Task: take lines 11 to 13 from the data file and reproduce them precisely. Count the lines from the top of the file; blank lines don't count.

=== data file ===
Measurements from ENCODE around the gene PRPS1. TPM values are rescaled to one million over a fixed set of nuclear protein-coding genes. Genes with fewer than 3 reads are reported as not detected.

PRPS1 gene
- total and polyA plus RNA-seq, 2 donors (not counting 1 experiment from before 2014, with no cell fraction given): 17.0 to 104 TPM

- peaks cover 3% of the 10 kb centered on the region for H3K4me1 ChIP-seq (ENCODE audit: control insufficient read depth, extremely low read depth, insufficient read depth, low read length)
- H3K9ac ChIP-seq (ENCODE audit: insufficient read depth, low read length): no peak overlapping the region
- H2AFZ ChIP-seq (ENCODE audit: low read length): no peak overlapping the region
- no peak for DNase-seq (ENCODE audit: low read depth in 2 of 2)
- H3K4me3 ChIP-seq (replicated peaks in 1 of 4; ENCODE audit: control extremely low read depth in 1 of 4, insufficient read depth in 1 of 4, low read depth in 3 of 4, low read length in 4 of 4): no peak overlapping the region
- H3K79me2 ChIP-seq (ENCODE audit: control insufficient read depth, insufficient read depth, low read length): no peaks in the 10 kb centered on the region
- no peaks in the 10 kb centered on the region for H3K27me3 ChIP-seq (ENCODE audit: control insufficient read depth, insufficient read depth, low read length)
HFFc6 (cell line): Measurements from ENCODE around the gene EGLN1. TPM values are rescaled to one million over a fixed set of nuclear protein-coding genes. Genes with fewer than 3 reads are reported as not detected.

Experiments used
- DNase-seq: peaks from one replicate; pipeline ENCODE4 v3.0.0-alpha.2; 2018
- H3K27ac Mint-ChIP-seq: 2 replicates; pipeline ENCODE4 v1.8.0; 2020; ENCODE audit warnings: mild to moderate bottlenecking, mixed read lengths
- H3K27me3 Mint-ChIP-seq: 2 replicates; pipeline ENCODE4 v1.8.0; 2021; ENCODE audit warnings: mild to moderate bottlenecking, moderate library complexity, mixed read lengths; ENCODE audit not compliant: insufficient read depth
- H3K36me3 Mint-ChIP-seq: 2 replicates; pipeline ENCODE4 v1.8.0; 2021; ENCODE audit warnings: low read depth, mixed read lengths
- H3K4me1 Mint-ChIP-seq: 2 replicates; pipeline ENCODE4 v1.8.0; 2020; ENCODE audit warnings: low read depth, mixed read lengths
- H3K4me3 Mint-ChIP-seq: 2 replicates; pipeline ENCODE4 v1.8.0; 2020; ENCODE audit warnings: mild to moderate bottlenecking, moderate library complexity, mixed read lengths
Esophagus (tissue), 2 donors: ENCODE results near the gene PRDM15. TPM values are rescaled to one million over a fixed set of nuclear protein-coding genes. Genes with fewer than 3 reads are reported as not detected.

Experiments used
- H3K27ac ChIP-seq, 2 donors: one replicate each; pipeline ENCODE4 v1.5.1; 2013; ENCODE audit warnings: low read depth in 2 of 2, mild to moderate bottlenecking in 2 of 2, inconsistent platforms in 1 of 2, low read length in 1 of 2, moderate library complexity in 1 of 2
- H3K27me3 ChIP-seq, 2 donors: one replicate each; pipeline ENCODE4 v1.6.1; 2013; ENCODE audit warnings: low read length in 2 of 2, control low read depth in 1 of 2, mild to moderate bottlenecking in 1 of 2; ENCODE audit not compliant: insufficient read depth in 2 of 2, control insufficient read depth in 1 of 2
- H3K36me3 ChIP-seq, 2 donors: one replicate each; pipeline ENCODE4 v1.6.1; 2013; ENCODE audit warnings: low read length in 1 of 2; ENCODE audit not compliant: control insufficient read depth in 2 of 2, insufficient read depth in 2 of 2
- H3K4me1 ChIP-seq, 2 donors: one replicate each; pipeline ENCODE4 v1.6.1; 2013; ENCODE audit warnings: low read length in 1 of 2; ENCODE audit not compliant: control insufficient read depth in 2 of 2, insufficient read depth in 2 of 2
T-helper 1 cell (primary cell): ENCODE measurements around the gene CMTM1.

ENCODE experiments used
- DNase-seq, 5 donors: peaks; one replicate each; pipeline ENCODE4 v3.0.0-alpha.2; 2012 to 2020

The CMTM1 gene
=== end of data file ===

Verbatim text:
HFFc6 (cell line): Measurements from ENCODE around the gene EGLN1. TPM values are rescaled to one million over a fixed set of nuclear protein-coding genes. Genes with fewer than 3 reads are reported as not detected.

Experiments used
- DNase-seq: peaks from one replicate; pipeline ENCODE4 v3.0.0-alpha.2; 2018